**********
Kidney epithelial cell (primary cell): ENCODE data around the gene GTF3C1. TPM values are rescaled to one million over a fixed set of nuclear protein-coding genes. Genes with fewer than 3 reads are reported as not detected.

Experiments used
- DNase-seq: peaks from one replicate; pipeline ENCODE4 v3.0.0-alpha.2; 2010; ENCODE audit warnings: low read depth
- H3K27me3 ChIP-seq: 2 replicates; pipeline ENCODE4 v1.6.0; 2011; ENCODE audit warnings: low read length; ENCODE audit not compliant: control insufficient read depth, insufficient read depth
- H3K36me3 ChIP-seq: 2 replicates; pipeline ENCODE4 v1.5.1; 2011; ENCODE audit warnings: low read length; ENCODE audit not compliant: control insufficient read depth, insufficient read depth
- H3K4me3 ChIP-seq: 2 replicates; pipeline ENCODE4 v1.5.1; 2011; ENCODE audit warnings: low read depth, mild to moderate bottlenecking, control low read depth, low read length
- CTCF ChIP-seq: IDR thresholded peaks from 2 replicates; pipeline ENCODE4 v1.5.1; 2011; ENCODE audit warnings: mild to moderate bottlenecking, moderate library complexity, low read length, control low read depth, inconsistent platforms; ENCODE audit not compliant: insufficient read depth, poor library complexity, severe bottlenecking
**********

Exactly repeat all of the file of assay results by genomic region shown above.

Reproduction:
Kidney epithelial cell (primary cell): ENCODE data around the gene GTF3C1. TPM values are rescaled to one million over a fixed set of nuclear protein-coding genes. Genes with fewer than 3 reads are reported as not detected.

Experiments used
- DNase-seq: peaks from one replicate; pipeline ENCODE4 v3.0.0-alpha.2; 2010; ENCODE audit warnings: low read depth
- H3K27me3 ChIP-seq: 2 replicates; pipeline ENCODE4 v1.6.0; 2011; ENCODE audit warnings: low read length; ENCODE audit not compliant: control insufficient read depth, insufficient read depth
- H3K36me3 ChIP-seq: 2 replicates; pipeline ENCODE4 v1.5.1; 2011; ENCODE audit warnings: low read length; ENCODE audit not compliant: control insufficient read depth, insufficient read depth
- H3K4me3 ChIP-seq: 2 replicates; pipeline ENCODE4 v1.5.1; 2011; ENCODE audit warnings: low read depth, mild to moderate bottlenecking, control low read depth, low read length
- CTCF ChIP-seq: IDR thresholded peaks from 2 replicates; pipeline ENCODE4 v1.5.1; 2011; ENCODE audit warnings: mild to moderate bottlenecking, moderate library complexity, low read length, control low read depth, inconsistent platforms; ENCODE audit not compliant: insufficient read depth, poor library complexity, severe bottlenecking